About Tax Stamps

The main purpose of excise tax stamps is to provide a physical means of collecting tax. The stamps denote that a payment has been made – or is due to be made – to a recognised governing authority with regard to a particular excisable item, such as a pack of cigarettes or a bottle of alcohol.

However, tax stamps have always taken on additional roles – albeit unintentionally – just by the fact of being attached to a product. As well as providing visible proof of tax payment, their very presence acts, to some extent, as a guarantee that the product is genuine. Furthermore, by being positioned over the opening of a tobacco package or alcohol bottle, they act as an anti-tampering/anti-reuse seal.

Another role that tax stamps are starting to assume is that of a carrier of serialised codes for item-level production monitoring and supply chain track and trace.

From tax collection tools to sophisticated security devices

Although it was perhaps only natural that tax stamps would never just be used for tax collection, their evolution has been accelerated by a number of recent global developments.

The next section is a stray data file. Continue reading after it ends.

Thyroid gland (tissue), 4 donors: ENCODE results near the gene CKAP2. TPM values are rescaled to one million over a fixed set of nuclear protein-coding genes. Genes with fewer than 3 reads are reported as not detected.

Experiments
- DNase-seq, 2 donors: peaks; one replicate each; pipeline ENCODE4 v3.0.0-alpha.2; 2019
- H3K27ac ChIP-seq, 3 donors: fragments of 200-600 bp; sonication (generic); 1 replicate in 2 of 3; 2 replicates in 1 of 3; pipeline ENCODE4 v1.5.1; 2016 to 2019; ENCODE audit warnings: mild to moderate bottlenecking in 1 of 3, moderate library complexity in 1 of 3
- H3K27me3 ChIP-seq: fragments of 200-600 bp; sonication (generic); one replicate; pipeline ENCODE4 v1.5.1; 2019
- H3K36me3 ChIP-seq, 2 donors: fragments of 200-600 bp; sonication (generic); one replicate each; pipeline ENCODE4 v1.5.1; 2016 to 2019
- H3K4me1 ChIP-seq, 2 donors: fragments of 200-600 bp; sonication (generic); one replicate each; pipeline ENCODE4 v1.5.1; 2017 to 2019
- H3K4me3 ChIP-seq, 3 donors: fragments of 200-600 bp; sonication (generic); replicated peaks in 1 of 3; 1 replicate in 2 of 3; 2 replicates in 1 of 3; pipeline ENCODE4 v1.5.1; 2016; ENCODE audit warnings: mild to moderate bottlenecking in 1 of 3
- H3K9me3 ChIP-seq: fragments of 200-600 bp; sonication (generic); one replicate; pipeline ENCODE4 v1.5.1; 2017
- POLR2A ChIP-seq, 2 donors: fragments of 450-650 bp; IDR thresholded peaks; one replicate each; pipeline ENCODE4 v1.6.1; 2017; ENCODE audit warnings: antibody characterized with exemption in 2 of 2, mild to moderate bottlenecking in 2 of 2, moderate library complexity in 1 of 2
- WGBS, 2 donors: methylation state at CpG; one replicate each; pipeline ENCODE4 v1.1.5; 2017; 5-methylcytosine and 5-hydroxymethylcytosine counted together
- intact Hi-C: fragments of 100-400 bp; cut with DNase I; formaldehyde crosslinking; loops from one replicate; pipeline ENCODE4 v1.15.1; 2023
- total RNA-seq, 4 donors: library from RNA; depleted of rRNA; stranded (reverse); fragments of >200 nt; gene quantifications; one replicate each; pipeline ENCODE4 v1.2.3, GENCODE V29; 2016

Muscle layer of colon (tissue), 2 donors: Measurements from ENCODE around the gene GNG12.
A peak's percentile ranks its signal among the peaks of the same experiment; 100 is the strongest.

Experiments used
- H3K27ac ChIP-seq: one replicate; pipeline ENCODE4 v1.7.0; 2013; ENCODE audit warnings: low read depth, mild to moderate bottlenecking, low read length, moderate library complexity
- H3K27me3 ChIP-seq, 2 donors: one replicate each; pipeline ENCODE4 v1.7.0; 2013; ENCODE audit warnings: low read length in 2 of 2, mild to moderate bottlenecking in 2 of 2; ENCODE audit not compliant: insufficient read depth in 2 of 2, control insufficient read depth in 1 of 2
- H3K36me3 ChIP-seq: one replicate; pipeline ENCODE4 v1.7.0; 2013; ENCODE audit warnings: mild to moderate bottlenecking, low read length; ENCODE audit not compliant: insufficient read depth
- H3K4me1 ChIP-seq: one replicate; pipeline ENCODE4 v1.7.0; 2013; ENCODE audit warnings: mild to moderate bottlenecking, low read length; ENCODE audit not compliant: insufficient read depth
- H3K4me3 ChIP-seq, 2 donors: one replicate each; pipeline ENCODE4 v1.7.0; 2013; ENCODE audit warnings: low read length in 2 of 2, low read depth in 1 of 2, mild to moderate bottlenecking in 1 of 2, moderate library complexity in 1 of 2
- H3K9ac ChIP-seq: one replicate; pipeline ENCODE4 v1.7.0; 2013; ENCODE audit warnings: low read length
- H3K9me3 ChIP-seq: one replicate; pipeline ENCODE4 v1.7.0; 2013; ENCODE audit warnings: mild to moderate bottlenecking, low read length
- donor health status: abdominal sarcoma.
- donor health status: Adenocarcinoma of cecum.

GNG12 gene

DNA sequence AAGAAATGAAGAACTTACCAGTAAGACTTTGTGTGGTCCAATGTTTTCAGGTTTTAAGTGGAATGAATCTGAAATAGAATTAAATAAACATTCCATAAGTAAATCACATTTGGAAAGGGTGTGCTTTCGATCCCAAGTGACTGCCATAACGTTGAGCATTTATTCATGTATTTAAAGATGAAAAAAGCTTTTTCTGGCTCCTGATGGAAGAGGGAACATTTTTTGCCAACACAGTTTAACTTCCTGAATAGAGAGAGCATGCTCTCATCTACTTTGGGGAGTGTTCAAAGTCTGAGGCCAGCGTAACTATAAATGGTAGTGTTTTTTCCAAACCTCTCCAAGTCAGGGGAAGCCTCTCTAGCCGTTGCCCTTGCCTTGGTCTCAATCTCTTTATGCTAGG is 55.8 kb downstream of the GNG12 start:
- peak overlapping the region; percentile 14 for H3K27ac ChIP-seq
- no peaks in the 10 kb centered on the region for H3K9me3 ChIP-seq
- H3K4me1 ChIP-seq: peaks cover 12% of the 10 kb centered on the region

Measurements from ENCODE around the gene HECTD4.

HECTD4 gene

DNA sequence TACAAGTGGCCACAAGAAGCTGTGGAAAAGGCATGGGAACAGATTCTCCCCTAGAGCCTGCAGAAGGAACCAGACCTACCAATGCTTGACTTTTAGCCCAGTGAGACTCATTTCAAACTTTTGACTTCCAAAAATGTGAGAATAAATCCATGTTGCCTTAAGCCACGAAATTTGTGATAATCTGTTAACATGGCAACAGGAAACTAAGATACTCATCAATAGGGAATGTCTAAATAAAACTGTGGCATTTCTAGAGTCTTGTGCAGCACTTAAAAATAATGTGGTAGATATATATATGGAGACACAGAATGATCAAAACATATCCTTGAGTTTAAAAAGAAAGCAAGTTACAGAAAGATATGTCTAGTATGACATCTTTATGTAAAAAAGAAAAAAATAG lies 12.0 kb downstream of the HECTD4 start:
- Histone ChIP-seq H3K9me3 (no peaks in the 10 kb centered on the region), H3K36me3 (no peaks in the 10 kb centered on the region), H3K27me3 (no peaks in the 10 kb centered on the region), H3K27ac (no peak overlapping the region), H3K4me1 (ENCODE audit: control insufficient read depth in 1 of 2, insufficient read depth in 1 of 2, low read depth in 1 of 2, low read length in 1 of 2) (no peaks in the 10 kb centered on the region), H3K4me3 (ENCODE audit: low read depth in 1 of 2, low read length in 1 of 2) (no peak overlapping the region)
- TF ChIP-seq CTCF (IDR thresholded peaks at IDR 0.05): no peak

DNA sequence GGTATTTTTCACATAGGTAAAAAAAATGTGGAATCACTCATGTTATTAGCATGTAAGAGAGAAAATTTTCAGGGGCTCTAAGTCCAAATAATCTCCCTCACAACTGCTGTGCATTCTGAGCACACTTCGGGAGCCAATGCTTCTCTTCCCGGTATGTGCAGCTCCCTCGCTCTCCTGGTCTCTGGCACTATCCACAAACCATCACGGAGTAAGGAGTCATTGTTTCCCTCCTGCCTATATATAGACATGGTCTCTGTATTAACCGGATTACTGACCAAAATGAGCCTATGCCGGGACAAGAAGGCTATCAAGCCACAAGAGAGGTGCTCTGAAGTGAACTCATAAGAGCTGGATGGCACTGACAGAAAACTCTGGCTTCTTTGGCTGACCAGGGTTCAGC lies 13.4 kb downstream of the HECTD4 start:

One of these developments relates to the progressive, and sometimes dramatic increase in tobacco excise taxes, implemented by many governments in a bid to reduce national consumption and raise revenues.

As excise taxes have grown, so has the value of the stamps representing them. This, in turn, has made it more worthwhile for criminals to produce counterfeit stamps for the purpose of disguising illicit, untaxed product.

This phenomenon – as well as the relative ease with which criminals can now copy weakly secured tax stamps – has led to the need for stamps to carry robust, visible security features – much like those on a banknote – to distinguish them from fake stamps.

Another driver of the evolution in tax stamps involves the breakthroughs in data processing capabilities and mobile communications, which have allowed products to be marked in-line during production with their own unique codes, recorded in a database. The codes may then be used to verify the product in remote locations and provide key data on source, destination and authenticity.

The ability of tax stamp issuers and others involved in tax stamp programmes to monitor and record complex supply chain data in real time is something that could only have been dreamed of a few decades ago.

Further Resources

For a short history of tax stamps, click here.